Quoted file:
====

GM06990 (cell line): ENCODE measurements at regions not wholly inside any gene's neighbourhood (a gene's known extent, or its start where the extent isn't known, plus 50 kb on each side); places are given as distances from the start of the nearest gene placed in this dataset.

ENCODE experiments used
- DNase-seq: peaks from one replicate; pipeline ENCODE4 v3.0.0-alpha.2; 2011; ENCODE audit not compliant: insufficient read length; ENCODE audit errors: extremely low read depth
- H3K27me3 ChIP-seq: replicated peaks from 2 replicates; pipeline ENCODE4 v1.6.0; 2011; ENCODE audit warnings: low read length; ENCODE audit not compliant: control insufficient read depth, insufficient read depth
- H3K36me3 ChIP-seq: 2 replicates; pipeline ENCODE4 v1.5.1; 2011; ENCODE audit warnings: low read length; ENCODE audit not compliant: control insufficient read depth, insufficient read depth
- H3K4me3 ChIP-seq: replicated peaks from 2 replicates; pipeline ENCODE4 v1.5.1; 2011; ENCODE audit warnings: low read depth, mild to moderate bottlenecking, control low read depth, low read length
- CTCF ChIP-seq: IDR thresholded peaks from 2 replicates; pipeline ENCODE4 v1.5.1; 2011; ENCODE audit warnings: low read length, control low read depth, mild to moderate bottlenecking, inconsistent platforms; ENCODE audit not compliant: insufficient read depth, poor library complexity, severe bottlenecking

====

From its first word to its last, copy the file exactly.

GM06990 (cell line): ENCODE measurements at regions not wholly inside any gene's neighbourhood (a gene's known extent, or its start where the extent isn't known, plus 50 kb on each side); places are given as distances from the start of the nearest gene placed in this dataset.

ENCODE experiments used
- DNase-seq: peaks from one replicate; pipeline ENCODE4 v3.0.0-alpha.2; 2011; ENCODE audit not compliant: insufficient read length; ENCODE audit errors: extremely low read depth
- H3K27me3 ChIP-seq: replicated peaks from 2 replicates; pipeline ENCODE4 v1.6.0; 2011; ENCODE audit warnings: low read length; ENCODE audit not compliant: control insufficient read depth, insufficient read depth
- H3K36me3 ChIP-seq: 2 replicates; pipeline ENCODE4 v1.5.1; 2011; ENCODE audit warnings: low read length; ENCODE audit not compliant: control insufficient read depth, insufficient read depth
- H3K4me3 ChIP-seq: replicated peaks from 2 replicates; pipeline ENCODE4 v1.5.1; 2011; ENCODE audit warnings: low read depth, mild to moderate bottlenecking, control low read depth, low read length
- CTCF ChIP-seq: IDR thresholded peaks from 2 replicates; pipeline ENCODE4 v1.5.1; 2011; ENCODE audit warnings: low read length, control low read depth, mild to moderate bottlenecking, inconsistent platforms; ENCODE audit not compliant: insufficient read depth, poor library complexity, severe bottlenecking